16 This article addresses only the federal income tax consequences of exiting C status. The tax law of each jurisdiction in which the corporation is subject to tax must be consulted and considered. Where the C corporation (or its subsidiaries) is subject to tax in jurisdictions outside the United States, both foreign tax law and U.S. tax law as it applies to the foreign activities of U.S. taxpayers must also be taken into account.
17 Sec. 701 (relating to partnerships); Sec. 1366 (relating to S corporations).
18 Secs. 1361–1379.
19 While the business formerly operated in a corporation could operate as a sole proprietorship, general partnership, or limited partnership, we believe that the limited liability company is the entity of choice for operating a business outside of corporate solution.
20 Secs. 1361(b)(1) and (b)(2).
21 Sec. 1361(b)(1)(A). The 100-shareholder limitation is relaxed by rules that permit members of a family (as defined) to be treated as one shareholder (Sec. 1361(c)(1)).
22 Sec. 1361(b)(1)(C).
23 Secs. 1361(b)(1)(B) and (c)(3).
24 Secs. 1361(c)(2), (d), and (e).
25 Sec. 1361(c)(6).
26 Sec. 1361(b)(1)(D).
27 Sec. 1361(c)(4).
28 Regs. Sec. 1.1361-1(l)(2)(i).
29 Regs. Sec. 1.1361-1(l)(4)(ii).
30 Sec. 1375.
31 Sec. 1362(d)(3).
32 Sec. 1362(d)(3)(C)(i); Regs. Sec. 1.1362-2(c)(5)(ii). Such passive income may not be problematic if earned in an active trade or business.
33 Sec. 1374(d)(7). For tax years beginning in 2011, the 10-year period was shortened to five years (Small Business Jobs Act of 2010, P.L. 111-240, §2014(a)).
34 Sec. 1374(d)(2).
35 Sec. 6662(e).
36 The 10- or 5-year period, as the case may be. See note 33 above.
37 Rev. Rul. 74-44, 1974-1 C.B. 287; Spicer Accounting, 918 F.2d 90 (9th Cir. 1990).
38 Sec. 338(h)(10); Regs. Sec. 1.338(h)(10)-1(b)(4).
39 Sec. 1362(a)(2).
40 Sec. 1362(b).
41 The election is made by filing Form 2553, Election by a Small Business Corporation.
42 Sec. 1378.
43 See, e.g., N.H. Rev. Stat. §77-A:1(IIIb).
44 For example, Massachusetts, which imposes a corporate-level tax when receipts exceed a certain amount. See Mass. Gen. Laws ch. 63, §32D.
45 See, e.g., R.I. Gen. Laws §44-11-2.2(3)(b).
46 It is beyond the scope of this article to discuss state income tax consequences of the conversion of a C corporation to an LLC; nevertheless, the state tax consequences must be considered and evaluated when planning such conversions.
47 Regs. Sec. 301.7701-2. Regs. Sec. 301.7701-3(a) allows an election to treat an LLC as a corporation.
48 See, e.g., New York Bus. Corp. Law §901 (merger) and R.I. Gen. Laws
49 Sec. 336.
50 Secs. 331 and 1001.
51 Sec. 334(a).
52 Sec. 721(a). Under Sec. 721(b), gain may be recognized if the LLC would qualify as an investment corporation within the meaning of Sec. 351 if the partnership was incorporated.
53 Sec. 723. The partnership’s basis is increased by any gain recognized under Sec. 721(b) by the contributing partner.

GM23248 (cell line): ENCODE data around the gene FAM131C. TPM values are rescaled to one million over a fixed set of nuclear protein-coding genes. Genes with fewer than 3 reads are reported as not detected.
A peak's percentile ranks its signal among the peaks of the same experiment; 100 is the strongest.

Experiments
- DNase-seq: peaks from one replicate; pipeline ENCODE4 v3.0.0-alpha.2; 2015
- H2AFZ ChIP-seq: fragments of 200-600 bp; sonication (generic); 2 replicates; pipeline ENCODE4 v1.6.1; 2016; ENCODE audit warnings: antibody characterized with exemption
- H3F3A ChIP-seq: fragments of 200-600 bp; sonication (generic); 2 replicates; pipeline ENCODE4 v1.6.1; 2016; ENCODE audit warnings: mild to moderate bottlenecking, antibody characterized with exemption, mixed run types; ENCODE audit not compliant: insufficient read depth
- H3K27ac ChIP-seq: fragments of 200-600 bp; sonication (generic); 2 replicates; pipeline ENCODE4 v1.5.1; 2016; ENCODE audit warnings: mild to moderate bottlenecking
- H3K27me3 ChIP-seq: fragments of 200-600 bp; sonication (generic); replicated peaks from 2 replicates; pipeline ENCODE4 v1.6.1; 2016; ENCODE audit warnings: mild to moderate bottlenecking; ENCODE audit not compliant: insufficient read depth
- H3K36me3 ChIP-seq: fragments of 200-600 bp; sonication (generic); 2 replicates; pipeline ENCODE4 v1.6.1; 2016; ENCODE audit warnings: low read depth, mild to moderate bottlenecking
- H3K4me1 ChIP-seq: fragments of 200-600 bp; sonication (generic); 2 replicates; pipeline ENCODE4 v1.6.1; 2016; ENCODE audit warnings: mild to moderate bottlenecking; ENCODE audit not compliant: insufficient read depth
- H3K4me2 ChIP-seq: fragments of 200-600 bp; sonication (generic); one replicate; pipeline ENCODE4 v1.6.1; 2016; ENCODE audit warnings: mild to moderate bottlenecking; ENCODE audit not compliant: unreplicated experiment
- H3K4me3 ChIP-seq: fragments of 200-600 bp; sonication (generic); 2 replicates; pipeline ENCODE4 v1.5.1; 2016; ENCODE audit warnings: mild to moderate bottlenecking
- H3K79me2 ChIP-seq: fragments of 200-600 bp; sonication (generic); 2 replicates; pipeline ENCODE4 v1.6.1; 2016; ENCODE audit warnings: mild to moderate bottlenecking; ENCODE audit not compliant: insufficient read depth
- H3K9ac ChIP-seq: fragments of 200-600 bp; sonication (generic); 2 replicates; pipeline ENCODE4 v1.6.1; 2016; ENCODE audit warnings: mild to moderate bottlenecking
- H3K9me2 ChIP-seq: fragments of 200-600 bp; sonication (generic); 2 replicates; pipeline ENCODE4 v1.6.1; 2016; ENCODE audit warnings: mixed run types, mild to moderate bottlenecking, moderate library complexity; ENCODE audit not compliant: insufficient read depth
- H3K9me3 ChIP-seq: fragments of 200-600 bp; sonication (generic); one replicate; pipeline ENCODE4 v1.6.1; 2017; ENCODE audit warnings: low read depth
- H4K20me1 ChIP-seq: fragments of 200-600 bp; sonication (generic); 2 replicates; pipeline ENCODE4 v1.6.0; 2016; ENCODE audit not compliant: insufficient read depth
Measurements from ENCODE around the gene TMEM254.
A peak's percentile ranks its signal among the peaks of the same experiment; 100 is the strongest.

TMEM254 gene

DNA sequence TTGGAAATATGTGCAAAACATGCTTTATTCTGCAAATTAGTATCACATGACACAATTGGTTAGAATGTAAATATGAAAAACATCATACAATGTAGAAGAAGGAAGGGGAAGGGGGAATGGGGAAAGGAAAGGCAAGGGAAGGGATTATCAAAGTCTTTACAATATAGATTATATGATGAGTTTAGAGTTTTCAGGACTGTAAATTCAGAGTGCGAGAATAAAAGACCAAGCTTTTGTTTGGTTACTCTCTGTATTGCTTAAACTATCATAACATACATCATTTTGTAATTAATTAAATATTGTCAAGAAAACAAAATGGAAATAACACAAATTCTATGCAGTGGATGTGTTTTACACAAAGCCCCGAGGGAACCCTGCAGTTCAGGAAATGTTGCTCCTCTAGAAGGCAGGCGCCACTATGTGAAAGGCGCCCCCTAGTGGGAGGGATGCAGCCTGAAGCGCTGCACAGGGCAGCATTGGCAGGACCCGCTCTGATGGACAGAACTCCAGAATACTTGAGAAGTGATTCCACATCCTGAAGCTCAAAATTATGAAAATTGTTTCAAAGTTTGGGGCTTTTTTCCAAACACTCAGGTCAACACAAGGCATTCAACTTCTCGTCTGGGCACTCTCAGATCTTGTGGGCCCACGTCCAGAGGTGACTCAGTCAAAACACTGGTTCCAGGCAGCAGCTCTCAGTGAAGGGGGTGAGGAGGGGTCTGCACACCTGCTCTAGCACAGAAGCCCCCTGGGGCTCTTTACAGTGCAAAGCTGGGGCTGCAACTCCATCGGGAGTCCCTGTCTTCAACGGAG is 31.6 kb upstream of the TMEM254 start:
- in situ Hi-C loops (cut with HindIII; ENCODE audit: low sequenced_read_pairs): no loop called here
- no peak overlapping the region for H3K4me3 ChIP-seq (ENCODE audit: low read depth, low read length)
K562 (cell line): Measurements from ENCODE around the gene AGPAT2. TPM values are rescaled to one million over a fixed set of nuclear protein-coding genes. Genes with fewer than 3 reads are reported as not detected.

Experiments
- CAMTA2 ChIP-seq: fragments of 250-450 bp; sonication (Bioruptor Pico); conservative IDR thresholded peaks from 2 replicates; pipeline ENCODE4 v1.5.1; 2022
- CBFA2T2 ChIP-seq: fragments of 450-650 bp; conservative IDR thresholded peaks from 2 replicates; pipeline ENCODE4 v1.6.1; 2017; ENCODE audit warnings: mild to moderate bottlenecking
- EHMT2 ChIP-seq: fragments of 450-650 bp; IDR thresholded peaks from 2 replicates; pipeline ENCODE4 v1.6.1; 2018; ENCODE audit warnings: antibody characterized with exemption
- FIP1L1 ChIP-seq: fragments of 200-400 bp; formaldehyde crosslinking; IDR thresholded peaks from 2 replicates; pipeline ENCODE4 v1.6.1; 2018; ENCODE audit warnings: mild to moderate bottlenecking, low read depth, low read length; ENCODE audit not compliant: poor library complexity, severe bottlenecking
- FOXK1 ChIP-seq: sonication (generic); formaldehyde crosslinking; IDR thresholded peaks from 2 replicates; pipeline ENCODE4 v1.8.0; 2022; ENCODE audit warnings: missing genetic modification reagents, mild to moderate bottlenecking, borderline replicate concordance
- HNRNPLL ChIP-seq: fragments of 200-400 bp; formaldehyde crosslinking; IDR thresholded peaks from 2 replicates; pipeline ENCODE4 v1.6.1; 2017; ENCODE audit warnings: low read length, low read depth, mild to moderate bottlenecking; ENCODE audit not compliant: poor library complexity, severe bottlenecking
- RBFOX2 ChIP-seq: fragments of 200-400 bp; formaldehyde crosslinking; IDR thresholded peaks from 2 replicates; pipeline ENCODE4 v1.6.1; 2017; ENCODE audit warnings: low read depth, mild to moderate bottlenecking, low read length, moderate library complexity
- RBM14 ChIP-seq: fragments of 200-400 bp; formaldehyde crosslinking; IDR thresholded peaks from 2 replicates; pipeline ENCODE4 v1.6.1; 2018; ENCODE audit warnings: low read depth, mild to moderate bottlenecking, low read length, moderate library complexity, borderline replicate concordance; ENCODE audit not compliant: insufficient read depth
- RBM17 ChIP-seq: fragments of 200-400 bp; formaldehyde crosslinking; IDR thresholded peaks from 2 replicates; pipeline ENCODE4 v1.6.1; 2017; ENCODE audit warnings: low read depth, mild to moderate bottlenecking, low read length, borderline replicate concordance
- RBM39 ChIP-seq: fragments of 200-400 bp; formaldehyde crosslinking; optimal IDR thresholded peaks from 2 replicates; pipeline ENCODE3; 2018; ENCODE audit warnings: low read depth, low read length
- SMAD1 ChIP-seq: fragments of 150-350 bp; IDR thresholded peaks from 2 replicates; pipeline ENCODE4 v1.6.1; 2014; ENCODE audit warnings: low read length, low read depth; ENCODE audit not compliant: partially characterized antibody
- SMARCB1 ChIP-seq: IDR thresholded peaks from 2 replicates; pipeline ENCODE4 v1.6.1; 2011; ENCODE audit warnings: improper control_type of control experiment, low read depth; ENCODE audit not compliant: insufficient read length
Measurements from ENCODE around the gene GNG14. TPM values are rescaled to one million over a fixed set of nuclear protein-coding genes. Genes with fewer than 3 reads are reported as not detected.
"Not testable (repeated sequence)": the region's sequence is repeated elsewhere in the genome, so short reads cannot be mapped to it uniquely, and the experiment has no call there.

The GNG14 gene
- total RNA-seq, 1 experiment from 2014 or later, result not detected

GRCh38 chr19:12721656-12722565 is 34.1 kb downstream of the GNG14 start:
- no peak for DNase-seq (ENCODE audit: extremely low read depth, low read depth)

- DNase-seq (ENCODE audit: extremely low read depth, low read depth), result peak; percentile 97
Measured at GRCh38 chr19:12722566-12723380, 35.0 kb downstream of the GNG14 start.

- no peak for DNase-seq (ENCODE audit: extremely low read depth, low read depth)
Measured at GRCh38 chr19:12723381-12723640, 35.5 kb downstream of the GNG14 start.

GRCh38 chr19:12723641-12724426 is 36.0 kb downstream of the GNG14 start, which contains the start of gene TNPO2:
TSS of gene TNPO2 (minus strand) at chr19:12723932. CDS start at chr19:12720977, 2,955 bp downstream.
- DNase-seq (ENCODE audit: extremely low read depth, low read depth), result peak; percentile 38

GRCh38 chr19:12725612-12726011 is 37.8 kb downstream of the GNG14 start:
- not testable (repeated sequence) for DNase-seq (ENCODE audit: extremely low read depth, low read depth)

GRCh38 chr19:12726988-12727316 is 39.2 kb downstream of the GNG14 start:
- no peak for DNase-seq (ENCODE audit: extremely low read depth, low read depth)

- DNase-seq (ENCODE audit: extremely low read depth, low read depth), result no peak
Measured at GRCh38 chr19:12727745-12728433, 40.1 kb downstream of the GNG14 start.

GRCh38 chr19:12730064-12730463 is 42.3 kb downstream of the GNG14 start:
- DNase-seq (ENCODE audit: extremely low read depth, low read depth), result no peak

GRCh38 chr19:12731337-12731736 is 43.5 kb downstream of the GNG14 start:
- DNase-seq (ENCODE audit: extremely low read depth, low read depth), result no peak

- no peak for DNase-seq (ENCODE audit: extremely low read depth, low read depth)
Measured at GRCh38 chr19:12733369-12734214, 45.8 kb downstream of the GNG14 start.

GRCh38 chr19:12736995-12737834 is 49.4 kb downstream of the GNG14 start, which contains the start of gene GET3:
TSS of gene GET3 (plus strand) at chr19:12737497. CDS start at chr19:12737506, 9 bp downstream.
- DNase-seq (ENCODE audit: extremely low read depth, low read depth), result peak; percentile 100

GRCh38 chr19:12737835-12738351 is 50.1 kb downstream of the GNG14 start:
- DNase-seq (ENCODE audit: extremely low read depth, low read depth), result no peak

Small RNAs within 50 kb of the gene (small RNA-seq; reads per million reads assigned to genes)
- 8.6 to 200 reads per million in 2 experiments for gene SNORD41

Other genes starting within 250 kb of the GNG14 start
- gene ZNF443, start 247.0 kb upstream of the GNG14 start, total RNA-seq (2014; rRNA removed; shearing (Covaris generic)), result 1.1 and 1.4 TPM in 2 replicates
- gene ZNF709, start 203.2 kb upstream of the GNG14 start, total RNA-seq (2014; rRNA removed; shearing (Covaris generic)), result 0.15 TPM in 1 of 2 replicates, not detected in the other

54 Sec. 721. Although a transfer to a partnership that is an investment company within the meaning of Sec. 351 would not be tax free under Sec. 721(b), the gain recognized to the shareholders of the C corporation would be reflected in their LLC interests under Sec. 722, and the basis of the C corporation shares in the hands of the LLC would be their fair market value. Upon liquidation of the C corporation, there would be gain recognized at the corporate level but not at the shareholder level since the gain was recognized on the transfer to the LLC.
55 Sec. 723. If the LLC is an investment company within the meaning of Sec. 351, the LLC’s basis is increased by any gain recognized under Sec. 721(b) by the contributing partner.
56 Sec. 722. If the LLC is an investment company within the meaning of Sec. 351, the member’s basis is increased by any gain recognized under Sec. 721(b) by the contributing partner.
57 Sec. 701.
58 Sec. 705.
59 IRS Letter Ruling 200214016 (4/5/02).
60 Where a partnership interest is acquired in a taxable transaction, an election under Sec. 754 permits the inside basis of partnership assets to be adjusted to reflect the outside basis of the partnership interest. The election is irrevocable and in subsequent acquisitions of partnership interests can cause a downward adjustment of the basis of partnership assets.
61 Regs. Sec. 1.708-1(c)(3)(i).
62 Regs. Sec. 301.7701-3(f)(2).
63 Rev. Rul. 99-5, 1999-1 C.B. 434; Assoc. Chief Counsel Legal Advice AM 2012-001.
64 Regs. Secs. 301.7701-3 and 301.7701-2.
Michael Lynch is a professor of tax accounting and director of graduate tax studies at Bryant University in Smithfield, R.I., and a practicing attorney in Providence, R.I. David B. Casten is a practicing attorney in Providence, R.I., and is a retired partner of KPMG LLP and an adjunct professor at the Boston University School of Law Graduate Tax Program. David Beausejour is a professor of tax accounting at Bryant University in Smithfield, R.I., and a practicing attorney in Massachusetts and Rhode Island. For more information about this article, contact Prof. Lynch at email@example.com.